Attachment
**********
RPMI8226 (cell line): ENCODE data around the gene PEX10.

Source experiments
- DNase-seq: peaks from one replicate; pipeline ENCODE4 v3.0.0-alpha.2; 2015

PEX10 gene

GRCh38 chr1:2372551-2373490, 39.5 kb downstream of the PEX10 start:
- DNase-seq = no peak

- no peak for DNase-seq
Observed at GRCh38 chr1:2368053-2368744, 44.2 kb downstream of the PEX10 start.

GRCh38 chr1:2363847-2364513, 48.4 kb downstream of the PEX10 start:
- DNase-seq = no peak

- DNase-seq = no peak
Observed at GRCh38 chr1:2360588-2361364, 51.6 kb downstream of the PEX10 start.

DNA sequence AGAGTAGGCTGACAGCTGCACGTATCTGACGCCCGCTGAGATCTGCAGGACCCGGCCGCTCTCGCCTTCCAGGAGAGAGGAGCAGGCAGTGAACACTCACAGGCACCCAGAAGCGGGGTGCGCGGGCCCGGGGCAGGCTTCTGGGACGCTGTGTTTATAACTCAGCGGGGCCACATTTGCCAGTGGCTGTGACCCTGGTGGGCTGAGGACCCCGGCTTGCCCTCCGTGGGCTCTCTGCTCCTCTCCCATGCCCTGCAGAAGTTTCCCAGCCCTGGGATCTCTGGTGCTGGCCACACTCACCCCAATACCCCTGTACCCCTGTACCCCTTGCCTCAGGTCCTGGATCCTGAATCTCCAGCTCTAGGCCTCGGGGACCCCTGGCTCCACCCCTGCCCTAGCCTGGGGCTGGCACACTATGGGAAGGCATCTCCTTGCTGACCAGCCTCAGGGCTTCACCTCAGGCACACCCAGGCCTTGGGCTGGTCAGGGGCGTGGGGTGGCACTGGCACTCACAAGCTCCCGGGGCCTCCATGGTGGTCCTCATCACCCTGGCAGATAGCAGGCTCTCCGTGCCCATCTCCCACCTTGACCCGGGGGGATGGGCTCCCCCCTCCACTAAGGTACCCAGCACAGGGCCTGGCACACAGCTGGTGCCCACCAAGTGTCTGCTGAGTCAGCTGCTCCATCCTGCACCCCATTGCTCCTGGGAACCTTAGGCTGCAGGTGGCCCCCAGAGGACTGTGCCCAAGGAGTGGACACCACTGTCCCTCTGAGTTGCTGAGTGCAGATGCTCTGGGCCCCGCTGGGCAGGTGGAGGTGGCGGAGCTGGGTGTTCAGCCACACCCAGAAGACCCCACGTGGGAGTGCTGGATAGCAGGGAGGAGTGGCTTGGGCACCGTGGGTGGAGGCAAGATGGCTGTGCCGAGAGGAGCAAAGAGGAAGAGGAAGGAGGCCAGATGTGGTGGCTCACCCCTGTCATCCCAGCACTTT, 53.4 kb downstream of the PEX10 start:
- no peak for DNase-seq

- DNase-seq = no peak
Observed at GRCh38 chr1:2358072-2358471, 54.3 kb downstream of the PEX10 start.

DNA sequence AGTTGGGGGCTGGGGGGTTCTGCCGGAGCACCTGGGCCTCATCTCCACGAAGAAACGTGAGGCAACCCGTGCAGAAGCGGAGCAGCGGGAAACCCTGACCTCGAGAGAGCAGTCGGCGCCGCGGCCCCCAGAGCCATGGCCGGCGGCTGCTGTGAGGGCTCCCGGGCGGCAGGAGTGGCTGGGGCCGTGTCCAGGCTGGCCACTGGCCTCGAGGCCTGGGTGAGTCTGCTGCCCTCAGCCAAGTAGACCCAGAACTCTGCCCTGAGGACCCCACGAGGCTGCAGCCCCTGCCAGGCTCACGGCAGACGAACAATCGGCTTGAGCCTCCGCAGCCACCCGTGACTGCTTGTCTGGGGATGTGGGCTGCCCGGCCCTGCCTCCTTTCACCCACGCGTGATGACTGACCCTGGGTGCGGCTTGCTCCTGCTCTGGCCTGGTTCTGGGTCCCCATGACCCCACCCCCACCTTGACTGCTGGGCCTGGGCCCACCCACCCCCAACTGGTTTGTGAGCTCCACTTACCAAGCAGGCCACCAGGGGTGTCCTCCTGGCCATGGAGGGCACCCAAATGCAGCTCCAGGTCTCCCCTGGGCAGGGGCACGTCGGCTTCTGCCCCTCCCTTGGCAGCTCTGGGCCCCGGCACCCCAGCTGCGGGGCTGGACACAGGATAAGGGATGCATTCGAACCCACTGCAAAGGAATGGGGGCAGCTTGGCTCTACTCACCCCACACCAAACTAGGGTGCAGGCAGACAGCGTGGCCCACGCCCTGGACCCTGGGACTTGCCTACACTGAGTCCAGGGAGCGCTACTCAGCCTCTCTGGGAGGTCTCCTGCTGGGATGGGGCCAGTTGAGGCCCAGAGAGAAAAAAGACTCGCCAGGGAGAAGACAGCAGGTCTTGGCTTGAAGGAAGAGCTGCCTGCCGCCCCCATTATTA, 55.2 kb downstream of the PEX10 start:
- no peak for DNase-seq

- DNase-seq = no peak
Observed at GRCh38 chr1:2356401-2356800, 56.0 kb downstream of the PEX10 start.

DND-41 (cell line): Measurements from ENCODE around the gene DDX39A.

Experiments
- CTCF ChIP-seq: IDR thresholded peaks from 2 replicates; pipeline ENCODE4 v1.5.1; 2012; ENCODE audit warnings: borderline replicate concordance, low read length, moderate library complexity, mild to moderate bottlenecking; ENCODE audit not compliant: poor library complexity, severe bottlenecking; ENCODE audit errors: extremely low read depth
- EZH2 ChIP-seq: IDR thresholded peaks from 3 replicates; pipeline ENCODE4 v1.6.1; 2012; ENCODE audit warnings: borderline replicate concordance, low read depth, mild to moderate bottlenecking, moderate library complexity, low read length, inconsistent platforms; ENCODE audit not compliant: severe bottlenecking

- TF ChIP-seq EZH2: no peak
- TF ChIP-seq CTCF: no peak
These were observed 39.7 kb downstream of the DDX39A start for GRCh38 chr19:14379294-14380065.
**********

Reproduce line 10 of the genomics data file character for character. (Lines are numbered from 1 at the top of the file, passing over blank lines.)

- DNase-seq = no peak